High-priced cattle earn more when you handle them efficiently
We will be weaning fall-born calves soon. When I checked beef prices this morning, I was reminded that most people consider weanling calves as self-propelled sacks of cash these days. Given that they are worth so much, it might be in your interest to make the reward from these animals bigger and even more valuable.
Numerous studies have illustrated the close association of health, animal performance and carcass quality. If you’ve recently sold many calves, you know it truly is money in the bank to ensure that calves are healthy and productive. Stress is extremely influential in the course and severity of disease. As long as cattle are not stressed, they are more capable of fighting off pathogenic organisms. However, a stressful event can push a group of cattle into an outbreak, even Health Track calves (although Health Track calves are much more likely to deal better with the stress).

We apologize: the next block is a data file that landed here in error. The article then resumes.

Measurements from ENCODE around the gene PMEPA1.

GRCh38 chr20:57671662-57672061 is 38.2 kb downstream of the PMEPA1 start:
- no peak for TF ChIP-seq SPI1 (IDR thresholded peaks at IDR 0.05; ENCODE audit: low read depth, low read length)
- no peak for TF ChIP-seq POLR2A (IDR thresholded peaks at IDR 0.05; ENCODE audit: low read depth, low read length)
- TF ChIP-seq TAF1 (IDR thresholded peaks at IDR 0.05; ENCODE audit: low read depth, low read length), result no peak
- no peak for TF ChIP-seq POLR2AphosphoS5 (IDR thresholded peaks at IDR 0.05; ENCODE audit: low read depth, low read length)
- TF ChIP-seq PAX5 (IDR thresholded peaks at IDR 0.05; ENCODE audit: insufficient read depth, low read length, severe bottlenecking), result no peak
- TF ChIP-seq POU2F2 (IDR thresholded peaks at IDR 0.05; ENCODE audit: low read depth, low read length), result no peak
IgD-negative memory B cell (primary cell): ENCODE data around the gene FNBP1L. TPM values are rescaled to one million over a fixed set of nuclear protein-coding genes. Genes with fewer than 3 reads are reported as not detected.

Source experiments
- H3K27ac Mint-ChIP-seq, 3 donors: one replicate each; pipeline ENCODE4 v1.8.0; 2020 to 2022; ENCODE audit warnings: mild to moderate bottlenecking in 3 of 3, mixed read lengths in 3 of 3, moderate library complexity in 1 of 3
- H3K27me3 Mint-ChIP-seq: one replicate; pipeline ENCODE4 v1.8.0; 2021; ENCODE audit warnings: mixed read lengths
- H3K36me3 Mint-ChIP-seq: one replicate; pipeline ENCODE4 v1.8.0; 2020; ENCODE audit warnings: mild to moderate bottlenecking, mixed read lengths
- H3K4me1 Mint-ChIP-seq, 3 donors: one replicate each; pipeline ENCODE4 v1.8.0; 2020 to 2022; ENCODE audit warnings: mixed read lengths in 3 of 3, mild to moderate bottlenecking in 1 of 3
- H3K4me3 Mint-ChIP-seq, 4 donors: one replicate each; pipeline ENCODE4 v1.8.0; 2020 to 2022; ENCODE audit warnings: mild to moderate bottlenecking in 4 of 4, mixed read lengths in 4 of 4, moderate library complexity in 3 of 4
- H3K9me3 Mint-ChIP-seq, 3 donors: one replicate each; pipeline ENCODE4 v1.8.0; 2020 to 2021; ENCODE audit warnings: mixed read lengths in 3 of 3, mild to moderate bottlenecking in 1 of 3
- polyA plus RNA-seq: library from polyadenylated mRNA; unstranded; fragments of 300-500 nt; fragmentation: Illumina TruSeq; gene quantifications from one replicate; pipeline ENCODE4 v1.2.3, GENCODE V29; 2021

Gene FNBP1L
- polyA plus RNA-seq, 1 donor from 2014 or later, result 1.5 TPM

What events are stressful? For my part, I become stressed when my spouse informs me that, “We need to talk.” My first inclination is to set fire to our living room—because I figure a house fire will do less damage. But that’s an aside, and not much help to your herd. In cow calf/operations, stressors show up ever year. They are typically nutritional, environmental, social and or health-stress events. Many are weather related, and, while we can’t change the weather, we can provide good shelter. We can feed to accommodate the increased nutritional needs during bad weather. And, we can avoid working and transporting cattle during inclement weather.